In Pacific Grove in 2002, the city manager, utilizing the phony valuation of assets, informed the council and the public that the cost for the new pension benefit was only $51,500, when without the one-year artificial valuation the cost-per year increase was estimated to be over $800,000. Govt. Code 7507 required that the council receive a report by an actuary describing the actuarial impact of the new increase, including the estimated cost per year, as a mandatory condition for adopting a pension increase. In Pacific Grove, the city manager withheld that report from the council. The concealed report of the actuary described the danger to Pacific Grove by relying on the artificial adoption cost of only $51,500. And, it specifically advised the council to look at the cost for the second year which, based on actual value, was over $800,000 per year and the true estimated annual cost for the new pension benefit.

The critical actuary report was not discovered until mid-2009. Thereafter, six of the 2002 council reviewed the report and indicated that had they known the true cost, they never would have approved the pension increase for the simple reason that there was not any money to pay for it. After the 2003-04 payment of $880,000 for the new pension benefit, Pacific Grove was broke, and based on certification of that fact by the City and all of the unions, CalPERS granted it a deferral of a $600,000 payment.

CalPERS, the City pension plan administrator, revealed true investment naivete when in 1999 and 2000 it had modest surplus investment gains, but instead of saving the gains for loss years, allowed plans like Pacific Grove’s to waive annual contributions. In 2001, CalPERS not only suffered a direct investment loss, but had also failed to require normal contributions for that year. As a result CalPERS failed to increase their assets by anywhere near the required amount, which needed to equal 7.75% of of its total pension liability. The loss in 2001 was very large and explains why the unfunded deficits grew so much. Keep in mind the first round of large pension deficits for Pacific Grove in the sum of 19 million dollars occurred prior to the 2008-9 investment loss of about 30%. So less than a year after CalPERS had represented to the legislature that adopting a 50% increase in pensions for safety unions(with credit for time served) would not result in increased annual contributions, it was under water with a flood still to hit in 2008-9. But did CalPERS do the moral thing by admitting that the 50% increase had been a mistake. To the contrary. its view seems to be “we gotcha taxpayers, live with it.”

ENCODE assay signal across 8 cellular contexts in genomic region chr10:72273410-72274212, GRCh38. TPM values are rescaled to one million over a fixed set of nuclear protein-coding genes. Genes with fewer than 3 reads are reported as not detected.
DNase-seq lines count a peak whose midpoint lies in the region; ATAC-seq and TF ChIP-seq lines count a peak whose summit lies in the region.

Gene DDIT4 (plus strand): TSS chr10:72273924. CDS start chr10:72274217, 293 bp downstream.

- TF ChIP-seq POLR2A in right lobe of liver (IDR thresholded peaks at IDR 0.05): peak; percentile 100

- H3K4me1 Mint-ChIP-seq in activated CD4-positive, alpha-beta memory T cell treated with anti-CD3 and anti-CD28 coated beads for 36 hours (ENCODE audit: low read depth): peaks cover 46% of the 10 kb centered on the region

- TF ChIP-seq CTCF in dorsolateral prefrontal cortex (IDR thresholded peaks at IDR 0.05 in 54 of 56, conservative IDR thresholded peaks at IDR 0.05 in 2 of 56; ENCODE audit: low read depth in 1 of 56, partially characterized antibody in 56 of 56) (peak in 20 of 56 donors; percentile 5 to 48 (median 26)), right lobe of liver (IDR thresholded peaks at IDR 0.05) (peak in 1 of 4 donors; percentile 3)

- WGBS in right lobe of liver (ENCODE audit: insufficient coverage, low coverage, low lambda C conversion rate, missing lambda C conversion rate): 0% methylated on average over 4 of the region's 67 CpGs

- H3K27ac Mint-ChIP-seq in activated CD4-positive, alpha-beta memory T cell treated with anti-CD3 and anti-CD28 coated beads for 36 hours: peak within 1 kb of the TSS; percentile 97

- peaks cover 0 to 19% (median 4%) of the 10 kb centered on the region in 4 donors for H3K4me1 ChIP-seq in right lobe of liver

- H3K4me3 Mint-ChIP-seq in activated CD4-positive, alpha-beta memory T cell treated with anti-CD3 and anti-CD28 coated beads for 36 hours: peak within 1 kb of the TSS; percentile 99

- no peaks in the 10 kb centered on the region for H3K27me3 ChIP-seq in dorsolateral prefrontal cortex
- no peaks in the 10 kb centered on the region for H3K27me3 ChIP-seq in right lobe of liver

Read the entire series:

The Fall of Pacific Grove – How it Began, and How City Officials Fought Reform

 – Part 1, January 7, 2014

The Fall of Pacific Grove – How City Thwarted Reform, and CalPERS Squandered Surpluses

 – Part 2, January 14, 2014

The Fall of Pacific Grove – CalPERS Begins Calling Deficits “Side Funds,” Raises Annual Contributions

 – Part 3, January 21, 2014

The Fall of Pacific Grove – Outsourcing of Safety Services Causes Increased Pension Deficits

 – Part 4, January 28, 2014

The Fall of Pacific Grove – Anti-Pension Reform Mayor Claims to Favor Reed Pension Reform

 – Part 5, February 3, 2014

The Fall of Pacific Grove – Privately Owned Real Property are the Only Assets to Pay for Pensions

 – Part 6, February 11, 2014

The Fall of Pacific Grove – The Cover-Up by the City After the Hidden Actuarial Report Surfaced in 2009

 – Part 7, February 18, 2014

The Fall of Pacific Grove – Conclusion: The “California Rule” Cannot Stand

 – Conclusion, February 24, 2014

About the Author:  John M. Moore is a resident of Pacific Grove, Ca. He is a licensed member of the California State Bar (#34734) and a member of the “Public Law” section of the State Bar. He is retired and no longer practices law, but has Lexis/Nexis for research. John graduated from San Jose State College with majors in Political Science and Economics (summa cum laude). He then received a JD from The Stanford School of Law and practiced business and trial law for 40 years before retiring. In 1987, he was the founding partner of a Sacramento law firm that he formed in 1987 to take advantage of the increased bankruptcies brought about by the Tax Act of 1986. Although he did not file and manage bankruptcy cases, he represented clients in numerous litigation matters before the bankruptcy court, including several cases before judge Klein, the current judge of the Stockton bankruptcy case. He is an admirer of Judge Klein, for his ability and accuracy on the law. As managing partner, he understood the goals of bankruptcy filings and its benefits and limitations.